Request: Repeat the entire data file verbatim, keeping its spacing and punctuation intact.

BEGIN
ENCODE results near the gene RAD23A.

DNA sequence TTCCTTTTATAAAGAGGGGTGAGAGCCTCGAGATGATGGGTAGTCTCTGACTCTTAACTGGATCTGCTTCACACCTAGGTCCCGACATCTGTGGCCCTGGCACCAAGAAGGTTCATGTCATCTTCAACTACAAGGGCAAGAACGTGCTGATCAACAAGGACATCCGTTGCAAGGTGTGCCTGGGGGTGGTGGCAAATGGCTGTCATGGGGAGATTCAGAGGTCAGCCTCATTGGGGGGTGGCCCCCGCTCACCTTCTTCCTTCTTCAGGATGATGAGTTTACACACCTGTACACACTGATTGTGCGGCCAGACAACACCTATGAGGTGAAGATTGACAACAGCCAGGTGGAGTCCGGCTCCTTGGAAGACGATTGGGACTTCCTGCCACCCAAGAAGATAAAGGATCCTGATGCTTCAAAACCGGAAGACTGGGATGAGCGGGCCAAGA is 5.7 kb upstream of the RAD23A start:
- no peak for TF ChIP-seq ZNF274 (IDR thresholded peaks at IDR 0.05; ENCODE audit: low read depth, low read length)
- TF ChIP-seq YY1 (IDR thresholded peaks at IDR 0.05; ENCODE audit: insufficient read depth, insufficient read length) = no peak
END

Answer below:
ENCODE results near the gene RAD23A.

DNA sequence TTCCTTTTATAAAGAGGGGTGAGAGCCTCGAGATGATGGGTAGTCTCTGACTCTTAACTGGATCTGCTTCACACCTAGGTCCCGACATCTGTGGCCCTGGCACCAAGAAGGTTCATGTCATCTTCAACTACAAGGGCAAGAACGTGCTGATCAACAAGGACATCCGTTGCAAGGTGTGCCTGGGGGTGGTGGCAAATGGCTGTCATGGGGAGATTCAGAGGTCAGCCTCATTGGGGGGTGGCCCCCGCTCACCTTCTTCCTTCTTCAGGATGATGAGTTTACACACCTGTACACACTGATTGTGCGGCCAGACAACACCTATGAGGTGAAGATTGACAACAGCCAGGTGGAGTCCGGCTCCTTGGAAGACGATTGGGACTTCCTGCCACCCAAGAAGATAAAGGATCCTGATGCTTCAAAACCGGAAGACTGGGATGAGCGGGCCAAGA is 5.7 kb upstream of the RAD23A start:
- no peak for TF ChIP-seq ZNF274 (IDR thresholded peaks at IDR 0.05; ENCODE audit: low read depth, low read length)
- TF ChIP-seq YY1 (IDR thresholded peaks at IDR 0.05; ENCODE audit: insufficient read depth, insufficient read length) = no peak